The International Energy Agency has said that carbon prices in developed countries will rise to an average of $250 per tonne of CO2, and $200 in China, Brazil, Russia and other major economies, under a scenario in which the world achieves Net Zero emissions by 2050.
For the first time, the intergovernmental body has included a fully-fledged Paris-aligned climate scenario within the core scenarios used for its World Energy Outlook (WEO), released today. The annual report is seen as the ‘gold standard’ for business planning, and shapes expectations over the share of coal, oil, gas and renewables in the global energy mix.
The IEA’s so-called ‘Net Zero Emissions by 2050 Scenario’, or NZE, was unveiled in May as part of a Paris-aligned decarbonisation roadmap, after investor groups petitioned the energy watchdog to develop such a scenario. While the NZE scenario made headlines when it launched for stating that no further investments would be allowed in new oil and gas, the IEA’s annual outlook has historically been criticised for being overly fossil-fuel friendly and undermining the goals of the Paris Climate Agreement.
Today’s WEO, however, has been styled as a policy “guidebook” for world leaders ahead of COP26 next month. The climate summit, to be held in Scotland, will see leaders gather to negotiate the next phase of global decarbonisation – with more ambitious climate targets expected as a result.
The IEA warned that “a lot more needs to be done by governments to fully deliver on their announced pledges”. According to its analysis, global temperatures will rise to 2.6°C above pre-industrial levels in 2100, based on energy and climate measures currently in place, but that figure would be 2.1 °C if governments’ net zero pledges are implemented in full.
Both scenarios fall significantly short of Paris Agreement and will see an increased frequency of extreme heat events and rising numbers of premature deaths from air pollution
Scenarios developed by the IEA are key inputs into some of the most popular climate scenario analysis tools used by investors to assess their long-term portfolio exposure to climate risks.
The IEA’s carbon price forecast could increase traction around efforts to develop a more robust carbon price. The topic was recently the focus of a roundtable hosted by the OECD, the global organisation that houses the IEA, and will be examined in detail under a soon-to-be-launched OECD initiative.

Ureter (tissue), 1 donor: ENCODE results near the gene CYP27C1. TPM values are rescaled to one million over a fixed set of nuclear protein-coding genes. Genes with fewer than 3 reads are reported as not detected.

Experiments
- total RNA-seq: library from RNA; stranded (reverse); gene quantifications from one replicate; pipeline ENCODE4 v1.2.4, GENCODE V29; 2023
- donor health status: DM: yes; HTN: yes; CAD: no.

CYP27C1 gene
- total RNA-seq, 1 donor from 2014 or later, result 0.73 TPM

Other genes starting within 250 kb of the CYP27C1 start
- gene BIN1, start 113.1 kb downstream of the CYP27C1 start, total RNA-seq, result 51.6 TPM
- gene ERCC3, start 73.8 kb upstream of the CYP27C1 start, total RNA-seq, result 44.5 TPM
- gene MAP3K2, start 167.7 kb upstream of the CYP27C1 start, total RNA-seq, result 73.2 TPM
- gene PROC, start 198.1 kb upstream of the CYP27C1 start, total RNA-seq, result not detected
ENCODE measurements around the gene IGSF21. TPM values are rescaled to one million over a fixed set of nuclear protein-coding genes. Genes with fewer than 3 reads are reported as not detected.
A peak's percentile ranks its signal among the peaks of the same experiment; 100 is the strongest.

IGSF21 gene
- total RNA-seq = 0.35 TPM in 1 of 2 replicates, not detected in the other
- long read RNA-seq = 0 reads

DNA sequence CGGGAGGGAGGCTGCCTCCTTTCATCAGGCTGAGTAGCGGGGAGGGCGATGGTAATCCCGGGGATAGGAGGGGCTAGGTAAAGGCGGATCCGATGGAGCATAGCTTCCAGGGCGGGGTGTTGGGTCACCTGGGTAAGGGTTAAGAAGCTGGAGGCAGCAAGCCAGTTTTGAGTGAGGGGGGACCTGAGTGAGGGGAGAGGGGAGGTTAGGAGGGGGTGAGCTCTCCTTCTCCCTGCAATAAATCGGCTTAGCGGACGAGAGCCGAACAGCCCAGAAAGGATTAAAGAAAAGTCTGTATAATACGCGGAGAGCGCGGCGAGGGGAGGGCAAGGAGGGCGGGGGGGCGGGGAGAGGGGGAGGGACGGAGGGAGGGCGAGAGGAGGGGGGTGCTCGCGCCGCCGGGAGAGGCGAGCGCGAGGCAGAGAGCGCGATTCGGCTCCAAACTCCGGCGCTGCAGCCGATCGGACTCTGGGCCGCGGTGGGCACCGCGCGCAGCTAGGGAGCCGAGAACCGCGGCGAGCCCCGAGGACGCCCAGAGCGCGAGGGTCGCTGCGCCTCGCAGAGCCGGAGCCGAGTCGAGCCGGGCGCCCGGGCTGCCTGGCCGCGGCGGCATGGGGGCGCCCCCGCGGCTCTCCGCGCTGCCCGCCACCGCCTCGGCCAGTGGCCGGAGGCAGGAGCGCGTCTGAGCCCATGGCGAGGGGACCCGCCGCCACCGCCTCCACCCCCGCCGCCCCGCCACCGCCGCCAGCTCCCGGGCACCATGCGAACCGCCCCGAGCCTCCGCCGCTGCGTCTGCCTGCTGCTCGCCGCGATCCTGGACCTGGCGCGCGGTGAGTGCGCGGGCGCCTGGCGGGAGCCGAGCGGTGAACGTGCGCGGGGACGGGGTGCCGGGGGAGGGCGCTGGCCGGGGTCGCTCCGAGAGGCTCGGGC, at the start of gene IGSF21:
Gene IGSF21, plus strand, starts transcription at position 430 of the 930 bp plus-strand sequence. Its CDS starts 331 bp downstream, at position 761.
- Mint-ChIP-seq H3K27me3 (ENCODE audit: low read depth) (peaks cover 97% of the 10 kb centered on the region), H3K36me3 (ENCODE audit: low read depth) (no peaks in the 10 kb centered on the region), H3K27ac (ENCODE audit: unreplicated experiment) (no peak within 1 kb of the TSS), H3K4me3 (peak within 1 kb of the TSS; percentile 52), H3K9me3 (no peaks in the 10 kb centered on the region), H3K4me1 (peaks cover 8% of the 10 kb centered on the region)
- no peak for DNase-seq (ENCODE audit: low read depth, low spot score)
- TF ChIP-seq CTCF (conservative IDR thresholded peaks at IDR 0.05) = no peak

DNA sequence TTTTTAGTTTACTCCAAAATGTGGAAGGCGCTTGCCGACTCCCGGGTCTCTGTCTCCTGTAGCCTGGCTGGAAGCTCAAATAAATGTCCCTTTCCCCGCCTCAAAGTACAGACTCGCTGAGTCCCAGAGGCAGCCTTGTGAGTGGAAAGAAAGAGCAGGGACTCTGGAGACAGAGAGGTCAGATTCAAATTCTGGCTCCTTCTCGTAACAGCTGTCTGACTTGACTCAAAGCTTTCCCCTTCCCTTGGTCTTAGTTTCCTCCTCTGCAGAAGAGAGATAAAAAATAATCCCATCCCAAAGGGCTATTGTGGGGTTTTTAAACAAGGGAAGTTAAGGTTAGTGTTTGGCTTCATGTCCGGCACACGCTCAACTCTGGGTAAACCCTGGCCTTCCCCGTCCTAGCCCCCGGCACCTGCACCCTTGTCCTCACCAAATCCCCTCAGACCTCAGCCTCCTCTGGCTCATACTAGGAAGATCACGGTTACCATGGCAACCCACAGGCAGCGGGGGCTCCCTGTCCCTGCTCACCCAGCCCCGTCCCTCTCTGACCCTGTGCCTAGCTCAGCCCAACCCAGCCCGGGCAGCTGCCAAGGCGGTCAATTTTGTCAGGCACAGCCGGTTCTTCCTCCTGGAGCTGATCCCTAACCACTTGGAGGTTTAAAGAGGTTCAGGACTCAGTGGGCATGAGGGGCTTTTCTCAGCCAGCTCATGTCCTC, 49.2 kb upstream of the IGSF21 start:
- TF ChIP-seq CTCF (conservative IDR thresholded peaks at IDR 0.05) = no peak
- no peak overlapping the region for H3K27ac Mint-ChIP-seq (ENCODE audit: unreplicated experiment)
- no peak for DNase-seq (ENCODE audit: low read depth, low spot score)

This year alone, the world’s largest carbon market by volume was launched by China, while Austria has introduced a new carbon tax to fund tax breaks and ‘climate bonus’ payments. Investors are also starting to look into voluntarily offsetting portfolio emissions through the use of carbon credits and using credits as a way to generate investment returns – Canadian pension fund CPPIB recently announced a $20m investment into one such project.
But current carbon prices – $73.18 and $6.93 per tonne under the European and Chinese emissions trading systems as of last month, respectively – are considered inadequate to influence the business decisions of big emitters.
Under its NZE scenario, the IEA said that renewable energy players including the manufacturers of wind turbines, solar panels, lithium‐ion batteries, electrolysers and fuel cells will have an annual market opportunity of well above $1trn by 2050 – comparable in size to the current global oil market. Fossil fuel producers will also have opportunities to supply low-carbon gas such as hydrogen, at volumes estimated at half of today’s global natural gas market, it said.
The IEA also called for an “international catalyst” to accelerate private and public investments in clean energy among developing countries, noting that 70% of an estimated $4trn in global spending on transition‐related energy investment will need to be directed to developing economies. However, the UN’s Green Climate Fund which was set up for this purpose, is largely seen as ineffective, and has wrestled with allegations of political interference and internal misconduct since its 2010 inception.
Emerging markets are also underrepresented within ESG funds – accounting for less than 5% of total investment flows in Q3 2021.
Commenting on the IEA’s outlook, Jakob Thomä, Director of think-tank 2 Degrees Investing Initiative, which uses IEA scenarios for its banking analysis, said: "For the better part of the last decade, oil majors have been able to hide their oil expansion plans behind the IEA scenarios.”
“But the tables may have finally turned and they are now forced to face an uncomfortable truth about the incompatibility of new oil developments with net zero and climate aligned pathways. Importantly, the WEO has recognised the key role of the finance sector as a potential catalyst.
"2DII has already integrated the IEA NZE scenario in its PACTA bank tool and will integrate the scenario in its online investor tool by the end of the year."
Tim Buckley, Director at the Sydney-based Institute for Energy Economics and Financial Analysis, told RI: “Policy uncertainty is really the key obstacle preventing large-scale investment in clean energy, particularly in emerging economies, and the report provides clarity on the measures which need to be adopted by governments to facilitate this.”